Another international Wells Fargo team rehomed its book of business to Insigneo, an independent broker/dealer and registered investment advisor managing over $12 billion in client assets.
The four-person team composed of advisors Isadora del Llano, Yzana Oestreicher, Maria Garcia and Nilia Gasson joined Insigneo from Wells Fargo Advisors and manages $800 million in assets under management.
Going by the name Green Grove Wealth Management, the team is based in Miami, a Southeast hub for international wealth.
“This partnership allows for mutual growth and independence that will benefit all of us, but most importantly our clients,” said del Llano in a statement. “Miami is a premier location for the work we do as it grants us strategic access not only to domestic clients, but also markets in Latin America, the Caribbean and Europe.”
The team serves high-net-worth professionals and business owners in the Caribbean, Europe, Latin America and United States.
The four advisors exited Wells Fargo Advisors following the bank’s announcement that it was jettisoning its international wealth unit to improve the businesses and services domestically. They had been with the brokerage for 20 years.
All four met at First Union Brokerage Services in the late 1990s before the parent company acquired Wachovia in 2001. First Union Corp. changed its name to Wachovia to take on a more favorable reputation, according to The Washington Post.
Having worked together for some years and formed a friendship, the advisors started a practice in 2005. A few years later, the team found themselves operating under the Wells Fargo name when the bank acquired Wachovia, and First Union, in 2008. The group remained loyal to Wells Fargo for decades, said Gasson.
“We had Insigneo at the top of our list because of the existing president, Javier Rivero, who worked back at Wells Fargo with us,” Gasson said. “We knew him, trusted him and knew his business.”
Oestreicher added that Insigneo has a very good reputation, as well. The brokerage firm and RIA has a platform that allows Green Grove to service all their domestic and international clients and recruit former clients that it wasn’t able to support in the past.
Del Llano said during the past four years at Wells Fargo, similar to a lot of international advisors at the wirehouses, the team felt the pressure of companies misunderstanding and mislabeling international units as “bad business.”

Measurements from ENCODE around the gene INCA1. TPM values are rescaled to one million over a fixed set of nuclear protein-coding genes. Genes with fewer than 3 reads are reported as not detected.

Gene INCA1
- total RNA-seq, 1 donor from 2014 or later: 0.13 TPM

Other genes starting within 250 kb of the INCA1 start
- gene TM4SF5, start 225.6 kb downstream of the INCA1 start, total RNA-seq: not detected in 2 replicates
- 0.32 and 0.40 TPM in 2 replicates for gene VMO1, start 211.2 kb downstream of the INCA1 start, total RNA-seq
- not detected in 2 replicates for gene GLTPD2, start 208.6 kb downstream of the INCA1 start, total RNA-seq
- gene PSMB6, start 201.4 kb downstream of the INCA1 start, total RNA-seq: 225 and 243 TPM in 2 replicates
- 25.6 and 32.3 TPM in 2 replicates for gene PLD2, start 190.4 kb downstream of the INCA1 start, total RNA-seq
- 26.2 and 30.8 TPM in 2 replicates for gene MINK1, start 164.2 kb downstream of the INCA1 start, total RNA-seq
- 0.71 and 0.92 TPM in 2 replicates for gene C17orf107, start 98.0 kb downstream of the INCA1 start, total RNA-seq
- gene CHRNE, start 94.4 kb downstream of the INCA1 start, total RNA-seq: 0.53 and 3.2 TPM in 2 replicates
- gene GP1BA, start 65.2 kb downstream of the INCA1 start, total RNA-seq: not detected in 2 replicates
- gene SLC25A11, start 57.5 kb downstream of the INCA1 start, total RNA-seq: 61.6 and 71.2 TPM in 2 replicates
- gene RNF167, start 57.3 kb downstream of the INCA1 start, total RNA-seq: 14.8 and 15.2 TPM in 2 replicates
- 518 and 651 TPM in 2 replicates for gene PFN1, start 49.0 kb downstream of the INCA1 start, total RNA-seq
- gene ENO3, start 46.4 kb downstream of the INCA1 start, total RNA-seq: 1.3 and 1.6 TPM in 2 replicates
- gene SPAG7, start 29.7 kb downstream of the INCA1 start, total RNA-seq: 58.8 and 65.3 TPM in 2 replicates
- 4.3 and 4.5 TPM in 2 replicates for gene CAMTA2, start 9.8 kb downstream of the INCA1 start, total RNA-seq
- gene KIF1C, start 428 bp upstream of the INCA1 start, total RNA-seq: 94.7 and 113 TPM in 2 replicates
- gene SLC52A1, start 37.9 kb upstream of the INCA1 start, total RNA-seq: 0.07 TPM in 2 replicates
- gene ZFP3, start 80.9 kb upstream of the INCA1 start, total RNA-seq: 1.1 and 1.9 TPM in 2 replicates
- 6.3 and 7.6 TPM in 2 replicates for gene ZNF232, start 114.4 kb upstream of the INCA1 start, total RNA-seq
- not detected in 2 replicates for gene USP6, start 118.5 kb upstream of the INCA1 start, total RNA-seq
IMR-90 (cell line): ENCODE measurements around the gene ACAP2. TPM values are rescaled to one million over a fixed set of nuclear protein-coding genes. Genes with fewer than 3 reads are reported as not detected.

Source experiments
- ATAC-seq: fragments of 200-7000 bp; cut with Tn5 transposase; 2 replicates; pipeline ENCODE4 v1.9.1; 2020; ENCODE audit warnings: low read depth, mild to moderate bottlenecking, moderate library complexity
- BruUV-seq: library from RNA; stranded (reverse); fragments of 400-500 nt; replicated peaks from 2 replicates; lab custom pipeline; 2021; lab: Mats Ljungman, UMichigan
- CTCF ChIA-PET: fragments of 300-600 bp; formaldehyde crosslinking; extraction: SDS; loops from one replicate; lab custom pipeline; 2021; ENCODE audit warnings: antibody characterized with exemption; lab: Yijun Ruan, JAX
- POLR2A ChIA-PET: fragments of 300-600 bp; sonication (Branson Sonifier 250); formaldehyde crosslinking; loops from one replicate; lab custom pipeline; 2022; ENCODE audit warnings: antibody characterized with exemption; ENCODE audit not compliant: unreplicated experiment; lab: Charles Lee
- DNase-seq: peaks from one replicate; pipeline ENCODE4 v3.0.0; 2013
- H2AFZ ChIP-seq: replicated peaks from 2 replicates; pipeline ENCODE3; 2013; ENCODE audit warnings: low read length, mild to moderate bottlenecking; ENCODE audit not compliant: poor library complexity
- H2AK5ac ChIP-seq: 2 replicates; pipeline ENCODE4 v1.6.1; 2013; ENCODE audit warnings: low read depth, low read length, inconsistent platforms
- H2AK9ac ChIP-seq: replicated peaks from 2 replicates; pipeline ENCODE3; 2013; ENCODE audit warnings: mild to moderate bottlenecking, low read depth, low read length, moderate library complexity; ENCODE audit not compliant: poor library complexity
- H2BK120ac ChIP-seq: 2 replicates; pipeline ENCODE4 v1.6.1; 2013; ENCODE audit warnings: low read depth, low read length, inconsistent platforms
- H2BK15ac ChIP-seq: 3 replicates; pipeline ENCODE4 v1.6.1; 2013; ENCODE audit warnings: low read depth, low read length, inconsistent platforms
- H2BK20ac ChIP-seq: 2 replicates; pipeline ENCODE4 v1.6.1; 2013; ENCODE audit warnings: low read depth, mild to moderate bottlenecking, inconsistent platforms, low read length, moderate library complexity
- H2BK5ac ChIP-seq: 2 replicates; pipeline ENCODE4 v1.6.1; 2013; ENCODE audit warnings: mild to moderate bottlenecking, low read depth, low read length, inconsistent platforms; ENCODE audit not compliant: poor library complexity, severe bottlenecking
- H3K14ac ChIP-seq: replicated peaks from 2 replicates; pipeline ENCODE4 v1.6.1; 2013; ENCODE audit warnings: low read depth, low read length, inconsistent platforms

“We all think it’s a big mistake: It is extremely good business and extremely good people that have made fortunes the good way, hardworking, especially in Latin America,” she said.
Twenty five percent of Green Grove’s book of business is in Venezuela, a country that has undertaken negative attention on the global stage. Del Llano said that matters between Venezuela and the U.S. involving Venezuelan President Nicolás Maduro and his politics have tainted the image of international business.
When the Trump administration, along with other countries, applied stricter sanctions on Venezuela to curb the Maduro administration, some banks began to close their business units attached to Venezuela. UBS cut ties with some of its clients based in the country last year, causing several advisors to find new employers. Insigneo scooped some of them up too.
The team has been working long hours to onboard their clients to Insigneo before Wells Fargo officially closes its international unit on Sept. 30. In two months, Green Grove has transitioned 60% of its clients and hopes to reach 100% by the end of August.
Insigneo has been making a play for Wells’ international advisors since the bank’s announcement was made. Earlier this year Wells rejected Insigneo’s offer to lift out its international advisors transitioning to Insigneo in one fell swoop.